Roxane Gay’s harrowing memoir Hunger, due in June 2017 from HarperCollins, marks the third book in less than a year for the feminist author, following January’s Difficult Women (short stories tackling race, class, and gender) and November’s World of Wakanda (an LGBTQ-themed comic-book spin-off of Marvel’s Black Panther). Just as significant is the work Gay didn’t release: In January 2017, she pulled a project from a Simon & Schuster imprint after the publisher signed a deal with controversial far-right figure Milo Yiannopoulos (whose book has since been canceled). With a screenplay and two novels on the way—and an active Twitter following of 200,000—Gay may be the only public intellectual with an audience that spans comics fanboys, Twitter junkies, and ardent feminists.
You’ve become something of a literary-world brand name. Is there a message that runs through your work? "It’s uncomfortable to think that I have a brand, but I do have a distinct voice. I write a lot about sociopolitical issues, so I’m always thinking about the most effective way to reach an audience—to reach beyond the people that are going to agree with me."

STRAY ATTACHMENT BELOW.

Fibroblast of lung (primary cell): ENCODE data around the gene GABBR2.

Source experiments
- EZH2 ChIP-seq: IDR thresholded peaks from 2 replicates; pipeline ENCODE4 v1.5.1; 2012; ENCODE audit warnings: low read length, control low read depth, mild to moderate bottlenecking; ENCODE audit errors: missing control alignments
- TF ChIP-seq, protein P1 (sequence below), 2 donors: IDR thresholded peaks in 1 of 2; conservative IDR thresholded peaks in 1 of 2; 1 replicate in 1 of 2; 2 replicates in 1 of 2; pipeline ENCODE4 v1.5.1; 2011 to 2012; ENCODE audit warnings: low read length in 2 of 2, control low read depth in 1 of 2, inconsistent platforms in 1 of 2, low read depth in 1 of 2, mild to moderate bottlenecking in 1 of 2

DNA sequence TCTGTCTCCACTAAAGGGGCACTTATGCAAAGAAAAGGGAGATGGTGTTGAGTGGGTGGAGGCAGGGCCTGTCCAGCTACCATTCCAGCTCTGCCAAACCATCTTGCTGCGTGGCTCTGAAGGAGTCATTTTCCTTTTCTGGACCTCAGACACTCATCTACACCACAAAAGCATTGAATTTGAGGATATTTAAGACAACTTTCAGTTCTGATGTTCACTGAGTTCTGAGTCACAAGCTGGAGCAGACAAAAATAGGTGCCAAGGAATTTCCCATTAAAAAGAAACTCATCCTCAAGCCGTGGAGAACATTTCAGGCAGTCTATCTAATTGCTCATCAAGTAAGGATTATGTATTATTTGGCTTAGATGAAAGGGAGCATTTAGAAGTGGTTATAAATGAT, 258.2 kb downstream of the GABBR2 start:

Are you actively trying to cultivate new audiences when you experiment with a new genre? "I write because I like to write. For Marvel, I was excited about the opportunity to tell a superhero story—and the story of black women and black queer women in a world where we just don’t see that."
You took a bold stand by yanking an upcoming book from Simon & Schuster. How do you weigh what’s right for your career? "I did, briefly, worry that this could end my career, because Simon & Schuster is such a big publisher. But I just knew that it was the right thing to do. There was no way I could tolerate working with a company that [gave] someone like Milo a quarter of a million dollars."
What’s your Twitter strategy? "I try not to be insulting, unless it’s a troll. Sometimes it’s important to bring [their tweets] to light, to show the ways in which women of color are dealing with constant harassment online. Because people just don’t get it until they see it.